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3 Dead in Wind-Driven Fire in Queens, Officials Say

At least three people were found dead in a basement after a fire, driven by high winds, swept through several houses in the Richmond Hill section of Queens on Friday, fire officials said.

The house where the bodies were found, 104-18 125th Street, was cited in 2011 for an illegal basement apartment, among other violations, and in 2017 inspectors responding to a complaint of an illegal basement dwelling reported that a man had refused to let them enter, Department of Buildings records show.

On Saturday, fire officials were still trying to determine the cause of the fire, which was first reported at 104-19 125th Street. The blaze engulfed that house and the neighboring house, 104-18, collapsing much of their upper structures.

Two of the bodies were found on Friday, and the third on Saturday, a Fire Department spokesman said. The police declined to identify those killed pending formal notification of relatives.

Amid a long-running shortage of affordable housing, the city has struggled to make headway on the problem of illegal basement dwellings — which the former mayor, Bill de Blasio, estimated last year to number 50,000 illegal units housing more than 100,000 people.

Eleven people drowned in basements last year in flash floods after Hurricane Ida, spotlighting the high stakes of the problem — and its urgency, given that climate change is expected to bring more frequent and intense floods, as well as more of the high winds that played a role in the blaze on Friday, according to the Fire Department.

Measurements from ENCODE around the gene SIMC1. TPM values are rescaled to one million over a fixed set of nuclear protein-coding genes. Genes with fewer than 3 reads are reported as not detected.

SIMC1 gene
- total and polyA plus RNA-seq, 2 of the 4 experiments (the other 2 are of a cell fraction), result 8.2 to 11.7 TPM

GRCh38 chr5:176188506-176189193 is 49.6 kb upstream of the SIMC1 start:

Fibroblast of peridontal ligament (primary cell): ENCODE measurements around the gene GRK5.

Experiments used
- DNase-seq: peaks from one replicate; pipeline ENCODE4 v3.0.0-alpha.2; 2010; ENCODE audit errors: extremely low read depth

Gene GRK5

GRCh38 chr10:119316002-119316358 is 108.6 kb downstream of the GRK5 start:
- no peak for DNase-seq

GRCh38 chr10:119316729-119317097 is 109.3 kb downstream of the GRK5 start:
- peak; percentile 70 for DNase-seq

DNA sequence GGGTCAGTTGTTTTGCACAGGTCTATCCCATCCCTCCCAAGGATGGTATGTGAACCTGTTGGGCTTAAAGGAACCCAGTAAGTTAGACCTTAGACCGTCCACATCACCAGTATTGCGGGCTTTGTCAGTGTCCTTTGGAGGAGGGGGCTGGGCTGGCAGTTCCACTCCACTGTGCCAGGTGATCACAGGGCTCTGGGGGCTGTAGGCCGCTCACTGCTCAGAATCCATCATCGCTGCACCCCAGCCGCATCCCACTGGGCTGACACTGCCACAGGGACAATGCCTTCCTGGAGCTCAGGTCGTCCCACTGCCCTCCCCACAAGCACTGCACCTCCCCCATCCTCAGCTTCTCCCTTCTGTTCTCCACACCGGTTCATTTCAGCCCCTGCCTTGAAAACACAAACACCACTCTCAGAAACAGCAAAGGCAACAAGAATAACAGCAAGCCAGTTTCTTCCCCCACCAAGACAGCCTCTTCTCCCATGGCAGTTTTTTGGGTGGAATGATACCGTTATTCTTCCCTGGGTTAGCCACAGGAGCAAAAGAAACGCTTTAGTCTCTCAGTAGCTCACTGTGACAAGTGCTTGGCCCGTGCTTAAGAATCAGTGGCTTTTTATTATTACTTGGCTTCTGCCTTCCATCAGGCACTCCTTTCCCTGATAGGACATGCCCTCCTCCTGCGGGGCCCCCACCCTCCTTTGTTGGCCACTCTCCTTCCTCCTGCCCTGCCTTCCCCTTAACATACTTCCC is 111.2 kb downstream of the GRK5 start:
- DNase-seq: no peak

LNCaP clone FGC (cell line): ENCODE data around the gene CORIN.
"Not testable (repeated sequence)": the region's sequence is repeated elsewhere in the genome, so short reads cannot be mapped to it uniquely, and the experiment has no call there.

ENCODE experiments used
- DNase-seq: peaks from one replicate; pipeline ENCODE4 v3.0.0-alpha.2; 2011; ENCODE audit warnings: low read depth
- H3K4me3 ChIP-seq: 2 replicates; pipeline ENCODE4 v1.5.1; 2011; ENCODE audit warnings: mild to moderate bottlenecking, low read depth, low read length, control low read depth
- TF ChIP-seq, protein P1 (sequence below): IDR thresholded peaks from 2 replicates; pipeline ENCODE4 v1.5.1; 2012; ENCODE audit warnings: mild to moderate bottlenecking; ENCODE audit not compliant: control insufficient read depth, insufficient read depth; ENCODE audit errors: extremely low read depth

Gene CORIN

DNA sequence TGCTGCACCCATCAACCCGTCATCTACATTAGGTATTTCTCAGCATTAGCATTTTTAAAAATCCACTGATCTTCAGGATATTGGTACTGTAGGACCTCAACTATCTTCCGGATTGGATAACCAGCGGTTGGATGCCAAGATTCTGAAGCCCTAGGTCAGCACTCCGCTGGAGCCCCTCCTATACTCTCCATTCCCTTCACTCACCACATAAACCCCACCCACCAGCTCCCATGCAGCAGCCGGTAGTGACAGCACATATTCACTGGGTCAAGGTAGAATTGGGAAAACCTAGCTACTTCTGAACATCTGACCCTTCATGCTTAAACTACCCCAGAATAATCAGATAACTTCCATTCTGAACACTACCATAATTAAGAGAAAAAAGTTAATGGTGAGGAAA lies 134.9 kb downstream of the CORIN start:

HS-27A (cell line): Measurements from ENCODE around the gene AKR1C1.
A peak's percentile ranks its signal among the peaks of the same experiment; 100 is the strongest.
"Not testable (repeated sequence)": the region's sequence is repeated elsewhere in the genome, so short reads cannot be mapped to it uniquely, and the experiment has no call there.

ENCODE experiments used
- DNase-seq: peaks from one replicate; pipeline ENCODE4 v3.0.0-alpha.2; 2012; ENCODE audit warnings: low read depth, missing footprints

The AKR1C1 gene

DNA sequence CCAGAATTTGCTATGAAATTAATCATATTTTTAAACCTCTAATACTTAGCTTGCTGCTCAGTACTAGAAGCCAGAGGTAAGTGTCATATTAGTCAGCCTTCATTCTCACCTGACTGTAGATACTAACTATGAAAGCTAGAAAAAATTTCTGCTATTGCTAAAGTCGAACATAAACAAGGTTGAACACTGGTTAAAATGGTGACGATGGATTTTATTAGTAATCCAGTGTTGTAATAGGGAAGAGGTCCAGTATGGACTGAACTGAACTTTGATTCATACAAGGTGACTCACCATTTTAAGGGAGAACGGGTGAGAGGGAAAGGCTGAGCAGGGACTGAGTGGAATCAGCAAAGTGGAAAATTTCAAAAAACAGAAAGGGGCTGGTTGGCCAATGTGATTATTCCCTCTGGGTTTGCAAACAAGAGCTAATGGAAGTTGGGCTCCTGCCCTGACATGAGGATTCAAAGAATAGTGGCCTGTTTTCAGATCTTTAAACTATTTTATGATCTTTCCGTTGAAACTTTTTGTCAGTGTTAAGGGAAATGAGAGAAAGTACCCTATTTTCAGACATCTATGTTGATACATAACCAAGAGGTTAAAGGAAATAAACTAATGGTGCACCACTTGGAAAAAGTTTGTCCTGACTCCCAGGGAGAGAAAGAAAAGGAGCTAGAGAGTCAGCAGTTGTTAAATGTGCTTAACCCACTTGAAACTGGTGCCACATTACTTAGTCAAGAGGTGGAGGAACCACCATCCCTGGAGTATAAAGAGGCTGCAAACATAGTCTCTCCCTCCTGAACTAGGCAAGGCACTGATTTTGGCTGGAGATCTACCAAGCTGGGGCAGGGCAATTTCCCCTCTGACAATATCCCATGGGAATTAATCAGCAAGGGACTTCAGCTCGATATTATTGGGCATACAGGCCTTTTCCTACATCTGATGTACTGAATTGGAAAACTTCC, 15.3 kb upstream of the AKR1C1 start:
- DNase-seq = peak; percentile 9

Harrideo Parmand, listed in city records as the owner of the house at 104-18 125th Street, could not immediately be reached for comment on Saturday.

City records show several open violations at the address, including for failure to comply with an order to vacate the cellar apartment and for altering the residence to accommodate more than the legally allowed number of dwellings.

Firefighters were still searching the debris on Saturday on 125th Street near Liberty Avenue, where the blaze broke out. The five-alarm fire sent gray smoke billowing, gutting two houses, damaging three others and sending dozens of residents fleeing.

The fire struck the bustling, close-knit neighborhood known as Little Guyana, on the south edge of the Richmond Hill section. At least 29 adults and 13 children were being helped in the wake of the fire, according to the American Red Cross, which is providing assistance. Five firefighters had minor injuries.

Buildings officials were also on the scene. The Department of Buildings did not immediately respond to requests for comment on Saturday.

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